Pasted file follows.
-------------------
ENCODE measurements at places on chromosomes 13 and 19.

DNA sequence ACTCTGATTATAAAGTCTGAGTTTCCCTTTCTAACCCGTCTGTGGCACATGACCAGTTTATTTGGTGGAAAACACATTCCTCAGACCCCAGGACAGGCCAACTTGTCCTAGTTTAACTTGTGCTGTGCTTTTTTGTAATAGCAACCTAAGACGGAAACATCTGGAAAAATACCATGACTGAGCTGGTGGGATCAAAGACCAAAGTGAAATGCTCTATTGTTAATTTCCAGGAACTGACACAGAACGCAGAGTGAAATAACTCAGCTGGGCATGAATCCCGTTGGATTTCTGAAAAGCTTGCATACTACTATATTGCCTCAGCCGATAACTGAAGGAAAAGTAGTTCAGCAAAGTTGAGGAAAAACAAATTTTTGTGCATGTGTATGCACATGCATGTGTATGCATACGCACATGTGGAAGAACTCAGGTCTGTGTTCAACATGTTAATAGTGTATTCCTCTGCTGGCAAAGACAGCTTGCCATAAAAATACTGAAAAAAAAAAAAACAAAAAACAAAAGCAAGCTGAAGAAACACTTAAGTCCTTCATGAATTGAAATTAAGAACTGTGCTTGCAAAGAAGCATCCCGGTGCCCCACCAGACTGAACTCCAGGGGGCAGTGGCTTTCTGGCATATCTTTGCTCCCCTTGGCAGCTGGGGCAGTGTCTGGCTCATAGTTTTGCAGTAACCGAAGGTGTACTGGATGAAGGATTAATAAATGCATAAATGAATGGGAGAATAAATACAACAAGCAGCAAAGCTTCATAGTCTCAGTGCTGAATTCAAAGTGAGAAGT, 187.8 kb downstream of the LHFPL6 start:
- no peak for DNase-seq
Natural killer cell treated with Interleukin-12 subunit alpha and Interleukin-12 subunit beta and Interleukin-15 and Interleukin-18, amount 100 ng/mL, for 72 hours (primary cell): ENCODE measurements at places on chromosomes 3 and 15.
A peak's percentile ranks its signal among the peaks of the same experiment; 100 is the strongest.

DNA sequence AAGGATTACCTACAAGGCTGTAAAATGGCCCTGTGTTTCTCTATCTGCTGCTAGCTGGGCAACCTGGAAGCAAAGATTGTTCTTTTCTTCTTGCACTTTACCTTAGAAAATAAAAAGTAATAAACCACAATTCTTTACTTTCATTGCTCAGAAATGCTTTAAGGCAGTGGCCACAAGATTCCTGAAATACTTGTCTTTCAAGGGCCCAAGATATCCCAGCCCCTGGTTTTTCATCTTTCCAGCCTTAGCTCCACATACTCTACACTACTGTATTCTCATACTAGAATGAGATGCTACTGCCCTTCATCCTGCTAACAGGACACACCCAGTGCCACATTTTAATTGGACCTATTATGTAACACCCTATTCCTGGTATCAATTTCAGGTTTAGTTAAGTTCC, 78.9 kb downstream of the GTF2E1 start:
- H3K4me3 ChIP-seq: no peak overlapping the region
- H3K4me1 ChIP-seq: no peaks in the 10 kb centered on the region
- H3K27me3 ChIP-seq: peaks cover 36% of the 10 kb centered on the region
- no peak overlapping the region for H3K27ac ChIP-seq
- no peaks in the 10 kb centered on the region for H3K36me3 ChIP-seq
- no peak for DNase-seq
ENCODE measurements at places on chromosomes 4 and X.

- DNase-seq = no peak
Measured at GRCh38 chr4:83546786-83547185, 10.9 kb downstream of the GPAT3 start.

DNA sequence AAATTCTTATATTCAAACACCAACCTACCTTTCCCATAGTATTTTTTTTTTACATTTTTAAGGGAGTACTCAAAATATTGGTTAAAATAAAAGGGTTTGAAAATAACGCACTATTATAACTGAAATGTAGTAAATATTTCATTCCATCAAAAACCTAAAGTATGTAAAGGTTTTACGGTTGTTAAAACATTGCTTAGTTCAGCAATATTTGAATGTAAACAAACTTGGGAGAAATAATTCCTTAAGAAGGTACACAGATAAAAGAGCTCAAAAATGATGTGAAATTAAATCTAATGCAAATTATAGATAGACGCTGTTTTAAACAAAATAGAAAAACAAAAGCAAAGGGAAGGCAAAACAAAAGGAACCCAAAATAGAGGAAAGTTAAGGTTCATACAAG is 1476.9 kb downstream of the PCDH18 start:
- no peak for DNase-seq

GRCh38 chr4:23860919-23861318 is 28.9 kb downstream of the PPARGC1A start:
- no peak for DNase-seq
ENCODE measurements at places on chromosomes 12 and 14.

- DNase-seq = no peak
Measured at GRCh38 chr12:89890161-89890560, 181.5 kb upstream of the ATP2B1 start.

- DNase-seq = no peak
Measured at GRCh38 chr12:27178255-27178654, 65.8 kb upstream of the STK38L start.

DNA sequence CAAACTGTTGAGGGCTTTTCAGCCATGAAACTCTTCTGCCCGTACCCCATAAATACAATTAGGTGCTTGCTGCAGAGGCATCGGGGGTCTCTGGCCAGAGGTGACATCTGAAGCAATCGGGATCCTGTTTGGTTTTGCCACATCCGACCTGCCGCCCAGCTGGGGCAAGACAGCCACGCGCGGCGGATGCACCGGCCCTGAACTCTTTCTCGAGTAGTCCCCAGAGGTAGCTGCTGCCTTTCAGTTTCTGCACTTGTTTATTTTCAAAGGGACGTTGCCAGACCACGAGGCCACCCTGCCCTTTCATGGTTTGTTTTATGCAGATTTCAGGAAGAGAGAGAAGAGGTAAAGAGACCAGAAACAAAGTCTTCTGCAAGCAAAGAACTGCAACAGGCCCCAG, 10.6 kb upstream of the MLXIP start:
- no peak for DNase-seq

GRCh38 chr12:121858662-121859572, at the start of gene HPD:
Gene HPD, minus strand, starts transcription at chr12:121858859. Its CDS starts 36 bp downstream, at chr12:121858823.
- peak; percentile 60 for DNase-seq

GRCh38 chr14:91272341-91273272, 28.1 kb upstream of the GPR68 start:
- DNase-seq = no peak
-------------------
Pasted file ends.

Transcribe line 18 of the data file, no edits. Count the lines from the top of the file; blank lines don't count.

GRCh38 chr4:23860919-23861318 is 28.9 kb downstream of the PPARGC1A start: